Students, trade unionists and parents with children marched through Tokyo's Shibuya district to music and chants, carrying flags written with "Close all nuke plants at once!" and "No More Fukushima."
The demonstration, called before Kan’s statement, was the latest reaction to the 11 March explosion at the Fukushima Daiichi plant.
Media said on Saturday that Japan's anti-nuclear movement could become more vocal after Kan's call for a Hamaoka shutdown.
The prime minister said he made the decision "out of concerns for public safety," citing a forecast by government experts that put at 87 per cent the chance of a magnitude 8.0 quake hitting the area served by Chubu Electric within the next 30 years.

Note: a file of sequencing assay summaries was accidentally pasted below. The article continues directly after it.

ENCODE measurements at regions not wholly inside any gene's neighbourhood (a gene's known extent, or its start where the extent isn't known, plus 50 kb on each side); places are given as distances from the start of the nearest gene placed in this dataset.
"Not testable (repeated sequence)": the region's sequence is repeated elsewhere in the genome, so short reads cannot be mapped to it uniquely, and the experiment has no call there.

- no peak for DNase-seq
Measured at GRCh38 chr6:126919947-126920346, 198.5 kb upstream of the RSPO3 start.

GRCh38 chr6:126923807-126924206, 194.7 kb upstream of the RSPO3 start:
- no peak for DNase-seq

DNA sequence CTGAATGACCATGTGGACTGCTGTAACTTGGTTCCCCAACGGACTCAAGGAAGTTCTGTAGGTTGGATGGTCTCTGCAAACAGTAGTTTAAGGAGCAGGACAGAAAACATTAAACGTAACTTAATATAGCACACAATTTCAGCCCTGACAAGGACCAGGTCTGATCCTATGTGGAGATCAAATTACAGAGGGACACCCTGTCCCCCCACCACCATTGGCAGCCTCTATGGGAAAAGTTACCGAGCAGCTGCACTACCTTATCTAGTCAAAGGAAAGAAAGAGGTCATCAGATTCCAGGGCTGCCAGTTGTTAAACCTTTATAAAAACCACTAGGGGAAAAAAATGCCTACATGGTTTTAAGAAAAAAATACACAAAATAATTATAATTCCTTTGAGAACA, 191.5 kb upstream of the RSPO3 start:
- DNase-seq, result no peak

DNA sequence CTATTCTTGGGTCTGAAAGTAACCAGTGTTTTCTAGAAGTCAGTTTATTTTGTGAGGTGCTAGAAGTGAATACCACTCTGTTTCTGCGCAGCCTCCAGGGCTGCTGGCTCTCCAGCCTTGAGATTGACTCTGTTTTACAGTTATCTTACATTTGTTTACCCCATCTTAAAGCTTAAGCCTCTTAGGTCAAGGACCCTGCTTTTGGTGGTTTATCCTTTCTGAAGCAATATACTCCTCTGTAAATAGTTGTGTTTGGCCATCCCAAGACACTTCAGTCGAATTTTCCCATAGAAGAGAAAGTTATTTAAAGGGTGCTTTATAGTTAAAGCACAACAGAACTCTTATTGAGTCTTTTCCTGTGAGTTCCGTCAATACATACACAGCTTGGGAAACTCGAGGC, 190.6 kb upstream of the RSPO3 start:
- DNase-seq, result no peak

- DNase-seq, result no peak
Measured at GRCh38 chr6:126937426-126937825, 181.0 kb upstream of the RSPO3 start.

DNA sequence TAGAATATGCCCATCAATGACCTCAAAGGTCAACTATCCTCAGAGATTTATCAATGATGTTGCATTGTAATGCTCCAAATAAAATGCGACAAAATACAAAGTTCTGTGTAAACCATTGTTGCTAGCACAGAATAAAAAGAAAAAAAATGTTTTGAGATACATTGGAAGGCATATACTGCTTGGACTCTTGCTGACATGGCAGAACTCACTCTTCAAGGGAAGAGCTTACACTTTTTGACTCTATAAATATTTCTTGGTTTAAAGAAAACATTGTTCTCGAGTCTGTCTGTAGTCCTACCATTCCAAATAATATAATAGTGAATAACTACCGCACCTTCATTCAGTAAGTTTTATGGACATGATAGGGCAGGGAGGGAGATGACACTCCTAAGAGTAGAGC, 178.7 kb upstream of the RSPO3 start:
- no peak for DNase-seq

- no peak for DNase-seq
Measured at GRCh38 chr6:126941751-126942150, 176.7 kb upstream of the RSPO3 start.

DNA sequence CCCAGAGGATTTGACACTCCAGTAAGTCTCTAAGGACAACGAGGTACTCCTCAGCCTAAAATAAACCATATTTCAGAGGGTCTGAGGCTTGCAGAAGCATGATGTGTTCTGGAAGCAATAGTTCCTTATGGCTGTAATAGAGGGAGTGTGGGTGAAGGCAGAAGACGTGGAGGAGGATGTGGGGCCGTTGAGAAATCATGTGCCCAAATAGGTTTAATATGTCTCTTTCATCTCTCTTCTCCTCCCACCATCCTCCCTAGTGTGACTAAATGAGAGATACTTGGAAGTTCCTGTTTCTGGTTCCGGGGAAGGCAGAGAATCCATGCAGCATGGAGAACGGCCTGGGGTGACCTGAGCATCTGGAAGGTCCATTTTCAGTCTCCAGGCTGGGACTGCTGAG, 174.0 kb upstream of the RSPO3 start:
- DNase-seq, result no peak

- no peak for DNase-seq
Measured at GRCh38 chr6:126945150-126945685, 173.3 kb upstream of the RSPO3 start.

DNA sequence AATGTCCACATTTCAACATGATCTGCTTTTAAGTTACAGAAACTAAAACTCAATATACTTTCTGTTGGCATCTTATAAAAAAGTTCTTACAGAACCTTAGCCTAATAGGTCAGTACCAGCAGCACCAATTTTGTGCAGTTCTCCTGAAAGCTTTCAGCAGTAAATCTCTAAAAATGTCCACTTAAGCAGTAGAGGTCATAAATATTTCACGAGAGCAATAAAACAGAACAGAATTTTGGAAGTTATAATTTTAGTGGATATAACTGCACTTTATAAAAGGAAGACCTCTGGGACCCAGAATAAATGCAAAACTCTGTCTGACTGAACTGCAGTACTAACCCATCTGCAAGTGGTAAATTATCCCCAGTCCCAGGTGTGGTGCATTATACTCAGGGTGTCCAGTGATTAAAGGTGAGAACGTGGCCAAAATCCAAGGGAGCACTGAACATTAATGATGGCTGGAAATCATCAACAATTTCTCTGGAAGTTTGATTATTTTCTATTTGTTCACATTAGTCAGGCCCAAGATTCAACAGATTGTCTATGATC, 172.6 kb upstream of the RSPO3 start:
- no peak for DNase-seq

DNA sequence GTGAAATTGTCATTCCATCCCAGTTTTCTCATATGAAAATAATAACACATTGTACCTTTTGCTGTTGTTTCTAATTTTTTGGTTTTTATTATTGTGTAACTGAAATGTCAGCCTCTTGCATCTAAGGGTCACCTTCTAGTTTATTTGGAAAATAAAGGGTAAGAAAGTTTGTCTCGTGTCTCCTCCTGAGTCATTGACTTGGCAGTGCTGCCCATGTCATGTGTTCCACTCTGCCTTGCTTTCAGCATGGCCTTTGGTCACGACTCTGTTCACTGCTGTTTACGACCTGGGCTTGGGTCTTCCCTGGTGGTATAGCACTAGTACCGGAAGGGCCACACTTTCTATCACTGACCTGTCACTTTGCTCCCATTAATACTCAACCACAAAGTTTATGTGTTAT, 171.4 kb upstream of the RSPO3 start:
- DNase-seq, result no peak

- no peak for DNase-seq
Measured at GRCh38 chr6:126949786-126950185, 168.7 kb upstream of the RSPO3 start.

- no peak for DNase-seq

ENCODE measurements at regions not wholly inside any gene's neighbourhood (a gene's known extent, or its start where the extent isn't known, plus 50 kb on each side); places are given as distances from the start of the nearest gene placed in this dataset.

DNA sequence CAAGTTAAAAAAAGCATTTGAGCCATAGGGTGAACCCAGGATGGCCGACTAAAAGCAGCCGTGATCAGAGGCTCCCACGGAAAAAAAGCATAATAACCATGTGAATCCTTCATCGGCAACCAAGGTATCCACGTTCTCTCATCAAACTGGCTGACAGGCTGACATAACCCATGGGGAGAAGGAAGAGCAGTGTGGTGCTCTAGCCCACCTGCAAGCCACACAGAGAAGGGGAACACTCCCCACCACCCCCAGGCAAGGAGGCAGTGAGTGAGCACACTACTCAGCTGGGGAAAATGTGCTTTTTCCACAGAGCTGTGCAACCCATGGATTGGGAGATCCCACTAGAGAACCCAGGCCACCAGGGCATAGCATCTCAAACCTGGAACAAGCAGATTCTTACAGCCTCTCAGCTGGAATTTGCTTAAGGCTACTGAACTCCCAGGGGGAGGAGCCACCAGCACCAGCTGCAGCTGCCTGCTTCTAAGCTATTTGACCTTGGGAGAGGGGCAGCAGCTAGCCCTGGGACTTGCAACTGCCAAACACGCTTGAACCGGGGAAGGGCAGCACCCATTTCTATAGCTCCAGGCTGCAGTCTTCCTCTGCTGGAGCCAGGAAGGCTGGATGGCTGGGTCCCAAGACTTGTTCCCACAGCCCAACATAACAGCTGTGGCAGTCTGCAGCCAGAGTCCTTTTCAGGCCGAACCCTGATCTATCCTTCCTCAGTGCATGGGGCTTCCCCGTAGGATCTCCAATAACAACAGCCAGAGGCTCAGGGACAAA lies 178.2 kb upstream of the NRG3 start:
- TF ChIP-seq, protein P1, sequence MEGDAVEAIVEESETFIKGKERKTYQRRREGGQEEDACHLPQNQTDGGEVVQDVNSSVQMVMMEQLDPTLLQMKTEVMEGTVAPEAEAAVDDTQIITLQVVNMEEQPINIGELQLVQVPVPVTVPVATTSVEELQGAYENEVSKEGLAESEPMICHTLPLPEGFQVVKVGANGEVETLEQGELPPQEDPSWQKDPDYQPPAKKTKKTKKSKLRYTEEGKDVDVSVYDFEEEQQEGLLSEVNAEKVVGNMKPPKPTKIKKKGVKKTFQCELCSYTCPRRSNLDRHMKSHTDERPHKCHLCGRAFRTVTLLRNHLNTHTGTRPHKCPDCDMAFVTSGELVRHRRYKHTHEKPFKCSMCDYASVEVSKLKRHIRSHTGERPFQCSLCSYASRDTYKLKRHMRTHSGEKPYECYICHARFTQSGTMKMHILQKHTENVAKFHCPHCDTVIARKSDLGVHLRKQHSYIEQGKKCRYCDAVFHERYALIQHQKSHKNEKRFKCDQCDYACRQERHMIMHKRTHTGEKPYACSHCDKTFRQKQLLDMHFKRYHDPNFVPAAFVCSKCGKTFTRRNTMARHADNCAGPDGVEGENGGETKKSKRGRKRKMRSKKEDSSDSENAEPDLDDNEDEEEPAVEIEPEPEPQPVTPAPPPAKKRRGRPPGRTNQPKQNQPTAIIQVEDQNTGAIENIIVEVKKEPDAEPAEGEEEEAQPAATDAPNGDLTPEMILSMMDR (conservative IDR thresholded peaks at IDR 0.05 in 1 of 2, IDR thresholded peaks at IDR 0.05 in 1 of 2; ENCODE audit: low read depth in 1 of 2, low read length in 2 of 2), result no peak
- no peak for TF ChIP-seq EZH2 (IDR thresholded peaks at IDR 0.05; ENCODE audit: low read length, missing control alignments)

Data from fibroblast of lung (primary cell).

Chubu Electric held a board meeting on Saturday to discuss Kan's decision, but did not reach a decision on whether to comply with his request, which is not legally binding.
"The decision is still under discussion," a spokesperson said. "We therefore cannot say when exactly the decision will be made, but we would like to reach one quickly."
Japan and the US are to scrap a deadline of 2014 for relocating a US military base on the Japanese island of Okinawa, the Yomiuri Shimbun daily reported Saturday.
The two governments concluded it would be extremely difficult to meet the
deadline, set by Prime Minister Naoto Kan after he was elected, the paper quoted an unnamed Japanese government source as saying.
Local people have long complained of aircraft noise, the risk of accidents and lawlessness of some personnel at the US Marine Corps Air Station Futenma.